[ilds] Freud Returns

Bruce Redwine bredwine1968 at earthlink.net
Mon Jul 2 11:51:52 PDT 2007


I haven't read the Scientific American issue on Freud, but, if I may readily jump to conclusions, I suspect the articles have something to do with neurological research proving the "existence" of an unconscious area of the brain.  Which I have no problems with.  But how do scientists brain-scan a myth or find the ghost in the machine?  The myth is Freud's invention, not the fact of some unconscious mechanism.  Over the past thirty years, historians of science have criticized and refuted Freud's methodology and explanation for the unconscious.  His whole mythology about repression, as exemplified in "Seduction Theory," has been shown bogus.  Freud offered all kinds of enticing theories, especially so to literary theorists, who are irresistibly attracted to the method -- Freud, after all, was a great storyteller -- but none of these conjectures have ever been proved empirically over the last century.  Of course, Freudian theory also provides a convenient escape mechanism for its unprovability, namely, not acknowledging the validity of the theory is evidence of resistance to the theory.  I say no more.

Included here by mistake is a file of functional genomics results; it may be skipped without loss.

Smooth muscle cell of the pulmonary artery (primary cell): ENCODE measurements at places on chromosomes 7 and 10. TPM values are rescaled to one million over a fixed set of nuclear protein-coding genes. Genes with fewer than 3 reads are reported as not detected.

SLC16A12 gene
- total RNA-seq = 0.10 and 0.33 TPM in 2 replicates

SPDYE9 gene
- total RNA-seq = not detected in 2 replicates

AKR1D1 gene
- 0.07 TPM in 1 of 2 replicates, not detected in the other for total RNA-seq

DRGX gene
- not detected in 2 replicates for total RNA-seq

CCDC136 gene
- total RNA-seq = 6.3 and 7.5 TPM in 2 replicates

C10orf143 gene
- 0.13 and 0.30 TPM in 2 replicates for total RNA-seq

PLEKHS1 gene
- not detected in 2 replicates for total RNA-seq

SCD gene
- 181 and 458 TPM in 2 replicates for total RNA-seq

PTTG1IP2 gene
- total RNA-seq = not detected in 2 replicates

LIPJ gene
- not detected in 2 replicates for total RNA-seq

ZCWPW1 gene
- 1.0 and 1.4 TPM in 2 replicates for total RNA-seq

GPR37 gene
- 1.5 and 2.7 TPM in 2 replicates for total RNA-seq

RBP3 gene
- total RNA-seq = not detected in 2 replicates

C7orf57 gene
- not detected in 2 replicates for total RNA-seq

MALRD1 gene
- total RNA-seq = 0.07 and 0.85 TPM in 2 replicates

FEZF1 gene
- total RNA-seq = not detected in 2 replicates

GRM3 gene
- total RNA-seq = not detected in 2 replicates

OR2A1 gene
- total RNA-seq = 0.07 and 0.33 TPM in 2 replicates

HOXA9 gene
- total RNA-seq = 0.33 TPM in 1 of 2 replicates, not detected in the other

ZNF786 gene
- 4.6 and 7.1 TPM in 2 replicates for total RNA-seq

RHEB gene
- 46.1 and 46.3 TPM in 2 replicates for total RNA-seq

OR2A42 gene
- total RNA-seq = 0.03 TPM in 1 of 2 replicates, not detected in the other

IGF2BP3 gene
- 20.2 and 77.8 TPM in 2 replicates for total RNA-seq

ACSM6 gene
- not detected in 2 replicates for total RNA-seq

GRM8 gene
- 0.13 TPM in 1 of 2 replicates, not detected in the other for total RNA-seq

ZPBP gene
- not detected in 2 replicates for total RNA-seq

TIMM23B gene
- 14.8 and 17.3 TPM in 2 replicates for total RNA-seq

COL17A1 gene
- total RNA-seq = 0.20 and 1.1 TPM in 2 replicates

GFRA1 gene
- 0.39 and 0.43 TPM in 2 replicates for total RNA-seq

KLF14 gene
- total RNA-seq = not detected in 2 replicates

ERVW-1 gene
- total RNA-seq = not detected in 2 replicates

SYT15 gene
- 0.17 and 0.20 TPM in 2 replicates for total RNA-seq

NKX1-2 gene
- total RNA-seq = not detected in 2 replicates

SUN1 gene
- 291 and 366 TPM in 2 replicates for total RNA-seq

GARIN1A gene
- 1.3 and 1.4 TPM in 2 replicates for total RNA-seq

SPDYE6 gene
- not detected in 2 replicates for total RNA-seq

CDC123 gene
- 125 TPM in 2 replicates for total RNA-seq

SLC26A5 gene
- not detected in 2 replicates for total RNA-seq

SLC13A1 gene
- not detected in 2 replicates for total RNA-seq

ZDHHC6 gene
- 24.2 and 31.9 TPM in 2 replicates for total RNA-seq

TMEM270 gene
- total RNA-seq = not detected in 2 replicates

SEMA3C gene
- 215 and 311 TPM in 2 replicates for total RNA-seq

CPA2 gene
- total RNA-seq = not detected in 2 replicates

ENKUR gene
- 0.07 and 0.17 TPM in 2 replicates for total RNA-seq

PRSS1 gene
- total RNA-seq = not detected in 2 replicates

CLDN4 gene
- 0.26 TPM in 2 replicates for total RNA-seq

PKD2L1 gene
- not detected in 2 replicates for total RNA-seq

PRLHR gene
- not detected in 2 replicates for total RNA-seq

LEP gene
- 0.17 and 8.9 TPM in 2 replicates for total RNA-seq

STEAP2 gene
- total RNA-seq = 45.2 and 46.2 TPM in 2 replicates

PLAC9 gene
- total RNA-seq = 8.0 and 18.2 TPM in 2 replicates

Bruce

-----Original Message-----
>From: Beatrice Skordili <bskordil at otenet.gr>
>Sent: Jul 2, 2007 10:20 AM
>To: ilds at lists.uvic.ca
>Subject: Re: [ilds] Freud Returns
>
>Marc and others,
>
>(as promised), the _Scientific American Mind_ in the April/May 2006 issue 
>contains a whole section devoted to Freud. The article I was thinking about 
>was by Mark Solms and titled "Freud Returns" (28-34).
>    Also of interest might be Jean Pierre Changeux's _Neuronal Man: The 
>Biology of the Mind_.
>
>Happy Readings,
>
>Beatrice Skordili
> 
>
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